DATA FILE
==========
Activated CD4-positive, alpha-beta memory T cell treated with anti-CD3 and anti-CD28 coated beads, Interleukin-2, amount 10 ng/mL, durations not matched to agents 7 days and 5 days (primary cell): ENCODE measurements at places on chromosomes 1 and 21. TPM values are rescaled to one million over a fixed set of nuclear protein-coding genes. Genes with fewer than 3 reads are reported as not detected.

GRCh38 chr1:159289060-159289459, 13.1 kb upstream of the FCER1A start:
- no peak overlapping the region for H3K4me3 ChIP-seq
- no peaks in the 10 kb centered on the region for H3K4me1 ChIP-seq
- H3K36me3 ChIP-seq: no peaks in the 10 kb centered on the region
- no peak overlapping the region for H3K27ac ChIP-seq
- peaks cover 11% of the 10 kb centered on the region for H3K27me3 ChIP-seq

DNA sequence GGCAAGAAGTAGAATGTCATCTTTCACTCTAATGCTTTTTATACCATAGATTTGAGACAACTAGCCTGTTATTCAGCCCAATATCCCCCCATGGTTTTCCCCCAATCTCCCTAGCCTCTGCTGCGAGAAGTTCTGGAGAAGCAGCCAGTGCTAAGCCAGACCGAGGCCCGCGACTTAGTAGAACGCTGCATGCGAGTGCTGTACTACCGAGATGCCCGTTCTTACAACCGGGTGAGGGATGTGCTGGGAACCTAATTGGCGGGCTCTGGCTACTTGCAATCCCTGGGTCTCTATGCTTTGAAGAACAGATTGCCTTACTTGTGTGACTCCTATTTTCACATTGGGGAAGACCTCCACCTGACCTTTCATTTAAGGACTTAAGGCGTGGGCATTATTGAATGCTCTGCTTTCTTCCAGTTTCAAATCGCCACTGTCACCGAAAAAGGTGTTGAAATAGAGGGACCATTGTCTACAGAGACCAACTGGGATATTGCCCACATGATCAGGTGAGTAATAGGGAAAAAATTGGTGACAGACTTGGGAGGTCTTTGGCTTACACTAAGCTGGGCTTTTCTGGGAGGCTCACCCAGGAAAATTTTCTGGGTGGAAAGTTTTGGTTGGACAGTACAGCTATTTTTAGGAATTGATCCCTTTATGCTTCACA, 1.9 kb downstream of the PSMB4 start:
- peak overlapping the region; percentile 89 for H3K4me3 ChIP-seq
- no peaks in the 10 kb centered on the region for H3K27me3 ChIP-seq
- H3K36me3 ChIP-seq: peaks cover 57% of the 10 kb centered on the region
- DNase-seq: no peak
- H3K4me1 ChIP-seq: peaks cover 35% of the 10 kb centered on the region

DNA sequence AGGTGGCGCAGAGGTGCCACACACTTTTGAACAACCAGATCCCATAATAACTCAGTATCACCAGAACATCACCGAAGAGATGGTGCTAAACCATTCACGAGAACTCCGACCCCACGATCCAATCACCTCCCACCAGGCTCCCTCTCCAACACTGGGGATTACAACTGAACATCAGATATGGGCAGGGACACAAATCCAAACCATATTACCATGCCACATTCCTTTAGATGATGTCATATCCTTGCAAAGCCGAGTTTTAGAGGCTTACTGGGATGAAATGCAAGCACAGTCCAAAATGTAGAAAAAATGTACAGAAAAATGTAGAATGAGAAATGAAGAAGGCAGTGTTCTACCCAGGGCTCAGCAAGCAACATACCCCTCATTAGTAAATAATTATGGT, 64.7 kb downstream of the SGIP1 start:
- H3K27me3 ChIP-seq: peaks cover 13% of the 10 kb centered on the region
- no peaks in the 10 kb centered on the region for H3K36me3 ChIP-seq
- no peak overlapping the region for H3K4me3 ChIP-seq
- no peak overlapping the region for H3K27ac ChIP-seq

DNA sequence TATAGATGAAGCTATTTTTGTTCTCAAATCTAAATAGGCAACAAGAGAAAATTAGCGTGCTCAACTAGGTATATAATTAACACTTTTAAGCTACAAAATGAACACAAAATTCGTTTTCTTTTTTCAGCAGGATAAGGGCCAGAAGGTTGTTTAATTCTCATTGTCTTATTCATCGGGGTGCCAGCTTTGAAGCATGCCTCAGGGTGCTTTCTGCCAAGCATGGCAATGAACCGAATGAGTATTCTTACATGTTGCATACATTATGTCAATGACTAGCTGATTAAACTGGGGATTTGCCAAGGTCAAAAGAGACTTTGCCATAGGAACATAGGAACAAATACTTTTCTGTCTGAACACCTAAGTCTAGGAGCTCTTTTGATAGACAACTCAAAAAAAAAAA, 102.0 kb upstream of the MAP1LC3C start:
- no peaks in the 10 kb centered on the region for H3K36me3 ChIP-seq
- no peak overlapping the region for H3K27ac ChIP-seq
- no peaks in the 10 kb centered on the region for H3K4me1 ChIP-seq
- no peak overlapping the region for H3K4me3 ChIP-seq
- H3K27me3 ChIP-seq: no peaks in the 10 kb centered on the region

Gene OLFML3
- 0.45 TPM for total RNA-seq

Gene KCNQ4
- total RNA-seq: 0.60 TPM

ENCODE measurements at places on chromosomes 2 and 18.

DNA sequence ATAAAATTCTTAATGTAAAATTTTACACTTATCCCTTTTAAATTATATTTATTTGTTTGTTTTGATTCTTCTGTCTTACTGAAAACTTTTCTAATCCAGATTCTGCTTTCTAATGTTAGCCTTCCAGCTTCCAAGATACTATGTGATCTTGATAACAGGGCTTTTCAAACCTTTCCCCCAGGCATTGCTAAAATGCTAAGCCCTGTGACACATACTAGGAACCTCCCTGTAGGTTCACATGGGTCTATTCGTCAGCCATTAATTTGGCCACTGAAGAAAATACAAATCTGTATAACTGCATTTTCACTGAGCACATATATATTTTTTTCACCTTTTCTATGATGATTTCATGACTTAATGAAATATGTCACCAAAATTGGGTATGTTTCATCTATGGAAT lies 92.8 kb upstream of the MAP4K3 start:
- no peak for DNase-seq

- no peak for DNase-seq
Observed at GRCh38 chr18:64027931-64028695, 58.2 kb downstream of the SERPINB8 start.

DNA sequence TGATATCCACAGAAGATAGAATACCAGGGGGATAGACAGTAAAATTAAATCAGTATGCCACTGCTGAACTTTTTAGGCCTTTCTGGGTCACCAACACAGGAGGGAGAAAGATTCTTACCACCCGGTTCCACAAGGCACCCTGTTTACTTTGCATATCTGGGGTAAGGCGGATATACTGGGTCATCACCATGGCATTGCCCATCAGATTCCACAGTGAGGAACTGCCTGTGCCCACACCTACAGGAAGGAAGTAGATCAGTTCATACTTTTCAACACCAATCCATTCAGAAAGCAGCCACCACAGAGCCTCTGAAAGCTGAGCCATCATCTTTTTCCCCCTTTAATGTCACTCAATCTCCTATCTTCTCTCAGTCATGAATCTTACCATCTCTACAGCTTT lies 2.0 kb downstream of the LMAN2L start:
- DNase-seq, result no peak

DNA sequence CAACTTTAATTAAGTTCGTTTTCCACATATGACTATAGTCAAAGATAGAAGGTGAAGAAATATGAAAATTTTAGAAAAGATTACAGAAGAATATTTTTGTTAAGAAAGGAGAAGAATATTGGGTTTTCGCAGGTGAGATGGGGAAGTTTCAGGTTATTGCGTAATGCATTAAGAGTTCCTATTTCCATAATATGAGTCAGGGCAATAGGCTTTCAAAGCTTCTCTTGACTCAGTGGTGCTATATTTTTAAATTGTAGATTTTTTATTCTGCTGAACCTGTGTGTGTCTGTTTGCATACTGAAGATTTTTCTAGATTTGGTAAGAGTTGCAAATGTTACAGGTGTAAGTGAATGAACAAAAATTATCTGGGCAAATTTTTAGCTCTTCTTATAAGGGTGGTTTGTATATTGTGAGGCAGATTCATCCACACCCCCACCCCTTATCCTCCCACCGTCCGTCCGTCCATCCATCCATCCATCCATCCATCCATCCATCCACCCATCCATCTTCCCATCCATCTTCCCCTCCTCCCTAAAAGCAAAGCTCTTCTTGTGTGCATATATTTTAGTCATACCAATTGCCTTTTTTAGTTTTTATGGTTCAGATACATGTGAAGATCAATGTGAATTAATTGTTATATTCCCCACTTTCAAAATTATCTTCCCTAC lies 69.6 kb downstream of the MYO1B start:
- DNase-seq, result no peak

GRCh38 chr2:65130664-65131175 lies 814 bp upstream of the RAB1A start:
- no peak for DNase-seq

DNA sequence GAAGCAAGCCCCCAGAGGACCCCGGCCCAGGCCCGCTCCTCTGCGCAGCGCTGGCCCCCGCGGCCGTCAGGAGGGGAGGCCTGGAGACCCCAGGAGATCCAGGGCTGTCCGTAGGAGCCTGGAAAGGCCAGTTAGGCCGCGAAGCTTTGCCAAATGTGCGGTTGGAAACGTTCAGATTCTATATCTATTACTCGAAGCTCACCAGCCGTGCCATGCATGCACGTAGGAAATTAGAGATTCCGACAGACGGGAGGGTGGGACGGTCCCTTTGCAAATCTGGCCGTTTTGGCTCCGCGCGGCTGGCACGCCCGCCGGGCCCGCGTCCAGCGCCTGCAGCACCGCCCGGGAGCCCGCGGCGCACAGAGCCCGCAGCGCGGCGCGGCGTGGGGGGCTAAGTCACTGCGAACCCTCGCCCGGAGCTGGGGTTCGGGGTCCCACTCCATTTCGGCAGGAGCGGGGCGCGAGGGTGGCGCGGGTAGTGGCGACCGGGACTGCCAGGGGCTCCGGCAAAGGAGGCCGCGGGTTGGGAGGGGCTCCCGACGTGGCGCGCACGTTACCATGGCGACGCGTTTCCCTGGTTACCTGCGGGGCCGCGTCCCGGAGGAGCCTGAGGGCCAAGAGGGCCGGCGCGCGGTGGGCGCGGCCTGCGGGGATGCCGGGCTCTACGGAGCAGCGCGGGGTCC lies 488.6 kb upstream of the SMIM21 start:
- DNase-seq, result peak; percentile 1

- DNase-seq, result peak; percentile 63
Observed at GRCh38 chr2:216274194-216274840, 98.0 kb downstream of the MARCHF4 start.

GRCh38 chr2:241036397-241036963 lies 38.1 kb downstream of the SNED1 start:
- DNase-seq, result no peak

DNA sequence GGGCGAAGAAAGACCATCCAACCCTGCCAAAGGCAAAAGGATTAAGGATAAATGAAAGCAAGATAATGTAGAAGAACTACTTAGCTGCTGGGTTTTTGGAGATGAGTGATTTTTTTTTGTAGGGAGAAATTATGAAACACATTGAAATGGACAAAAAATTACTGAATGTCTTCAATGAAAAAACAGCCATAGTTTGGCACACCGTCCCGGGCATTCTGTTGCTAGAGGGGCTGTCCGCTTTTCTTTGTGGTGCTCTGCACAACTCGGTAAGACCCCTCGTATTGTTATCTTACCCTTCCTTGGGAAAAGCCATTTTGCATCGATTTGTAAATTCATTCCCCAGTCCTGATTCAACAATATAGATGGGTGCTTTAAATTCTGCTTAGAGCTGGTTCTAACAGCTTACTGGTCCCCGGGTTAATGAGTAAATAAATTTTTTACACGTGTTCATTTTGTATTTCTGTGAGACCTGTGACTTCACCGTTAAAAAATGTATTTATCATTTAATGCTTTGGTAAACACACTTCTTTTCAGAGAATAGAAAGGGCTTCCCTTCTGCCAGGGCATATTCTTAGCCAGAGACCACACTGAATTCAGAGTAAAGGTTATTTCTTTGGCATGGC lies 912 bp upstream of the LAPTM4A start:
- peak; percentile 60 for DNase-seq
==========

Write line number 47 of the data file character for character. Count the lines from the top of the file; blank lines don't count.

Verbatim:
- peak; percentile 60 for DNase-seq